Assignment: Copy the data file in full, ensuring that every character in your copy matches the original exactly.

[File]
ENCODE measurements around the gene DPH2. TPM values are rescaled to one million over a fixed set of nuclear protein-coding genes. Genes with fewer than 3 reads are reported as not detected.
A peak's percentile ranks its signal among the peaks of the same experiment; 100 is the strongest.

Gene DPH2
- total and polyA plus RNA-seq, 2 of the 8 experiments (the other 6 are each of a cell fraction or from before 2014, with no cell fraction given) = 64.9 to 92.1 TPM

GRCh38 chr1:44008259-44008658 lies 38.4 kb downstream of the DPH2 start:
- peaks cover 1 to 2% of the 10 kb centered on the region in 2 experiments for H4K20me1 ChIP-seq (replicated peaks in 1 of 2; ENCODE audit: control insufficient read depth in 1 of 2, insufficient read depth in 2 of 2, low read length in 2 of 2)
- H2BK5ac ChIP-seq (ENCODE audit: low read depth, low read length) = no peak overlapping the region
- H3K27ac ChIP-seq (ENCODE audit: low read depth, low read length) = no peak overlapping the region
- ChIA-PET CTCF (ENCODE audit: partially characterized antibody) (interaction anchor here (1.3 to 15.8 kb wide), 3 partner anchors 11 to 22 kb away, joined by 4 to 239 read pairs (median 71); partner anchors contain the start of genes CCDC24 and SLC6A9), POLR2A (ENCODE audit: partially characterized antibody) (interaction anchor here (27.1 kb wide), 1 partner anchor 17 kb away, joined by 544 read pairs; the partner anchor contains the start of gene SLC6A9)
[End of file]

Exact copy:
ENCODE measurements around the gene DPH2. TPM values are rescaled to one million over a fixed set of nuclear protein-coding genes. Genes with fewer than 3 reads are reported as not detected.
A peak's percentile ranks its signal among the peaks of the same experiment; 100 is the strongest.

Gene DPH2
- total and polyA plus RNA-seq, 2 of the 8 experiments (the other 6 are each of a cell fraction or from before 2014, with no cell fraction given) = 64.9 to 92.1 TPM

GRCh38 chr1:44008259-44008658 lies 38.4 kb downstream of the DPH2 start:
- peaks cover 1 to 2% of the 10 kb centered on the region in 2 experiments for H4K20me1 ChIP-seq (replicated peaks in 1 of 2; ENCODE audit: control insufficient read depth in 1 of 2, insufficient read depth in 2 of 2, low read length in 2 of 2)
- H2BK5ac ChIP-seq (ENCODE audit: low read depth, low read length) = no peak overlapping the region
- H3K27ac ChIP-seq (ENCODE audit: low read depth, low read length) = no peak overlapping the region
- ChIA-PET CTCF (ENCODE audit: partially characterized antibody) (interaction anchor here (1.3 to 15.8 kb wide), 3 partner anchors 11 to 22 kb away, joined by 4 to 239 read pairs (median 71); partner anchors contain the start of genes CCDC24 and SLC6A9), POLR2A (ENCODE audit: partially characterized antibody) (interaction anchor here (27.1 kb wide), 1 partner anchor 17 kb away, joined by 544 read pairs; the partner anchor contains the start of gene SLC6A9)